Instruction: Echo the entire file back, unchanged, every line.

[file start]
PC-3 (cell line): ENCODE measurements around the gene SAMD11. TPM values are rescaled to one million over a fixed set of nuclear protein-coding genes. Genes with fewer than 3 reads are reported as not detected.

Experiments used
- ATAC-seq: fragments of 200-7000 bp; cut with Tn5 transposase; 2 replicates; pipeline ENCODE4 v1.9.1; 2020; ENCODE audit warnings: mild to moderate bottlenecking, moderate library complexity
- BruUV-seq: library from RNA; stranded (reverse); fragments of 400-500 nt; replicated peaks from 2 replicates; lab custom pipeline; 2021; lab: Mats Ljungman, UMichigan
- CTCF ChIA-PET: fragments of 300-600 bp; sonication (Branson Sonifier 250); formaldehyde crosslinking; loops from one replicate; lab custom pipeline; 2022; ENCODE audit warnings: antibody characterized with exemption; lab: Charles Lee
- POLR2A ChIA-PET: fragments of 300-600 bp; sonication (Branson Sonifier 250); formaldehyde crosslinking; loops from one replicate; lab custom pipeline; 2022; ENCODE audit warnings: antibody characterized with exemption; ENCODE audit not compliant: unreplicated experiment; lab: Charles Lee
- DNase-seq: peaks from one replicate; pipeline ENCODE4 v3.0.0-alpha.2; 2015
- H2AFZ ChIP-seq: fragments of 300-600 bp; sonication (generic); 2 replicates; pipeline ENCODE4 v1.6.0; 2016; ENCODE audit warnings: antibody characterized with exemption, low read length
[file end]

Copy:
PC-3 (cell line): ENCODE measurements around the gene SAMD11. TPM values are rescaled to one million over a fixed set of nuclear protein-coding genes. Genes with fewer than 3 reads are reported as not detected.

Experiments used
- ATAC-seq: fragments of 200-7000 bp; cut with Tn5 transposase; 2 replicates; pipeline ENCODE4 v1.9.1; 2020; ENCODE audit warnings: mild to moderate bottlenecking, moderate library complexity
- BruUV-seq: library from RNA; stranded (reverse); fragments of 400-500 nt; replicated peaks from 2 replicates; lab custom pipeline; 2021; lab: Mats Ljungman, UMichigan
- CTCF ChIA-PET: fragments of 300-600 bp; sonication (Branson Sonifier 250); formaldehyde crosslinking; loops from one replicate; lab custom pipeline; 2022; ENCODE audit warnings: antibody characterized with exemption; lab: Charles Lee
- POLR2A ChIA-PET: fragments of 300-600 bp; sonication (Branson Sonifier 250); formaldehyde crosslinking; loops from one replicate; lab custom pipeline; 2022; ENCODE audit warnings: antibody characterized with exemption; ENCODE audit not compliant: unreplicated experiment; lab: Charles Lee
- DNase-seq: peaks from one replicate; pipeline ENCODE4 v3.0.0-alpha.2; 2015
- H2AFZ ChIP-seq: fragments of 300-600 bp; sonication (generic); 2 replicates; pipeline ENCODE4 v1.6.0; 2016; ENCODE audit warnings: antibody characterized with exemption, low read length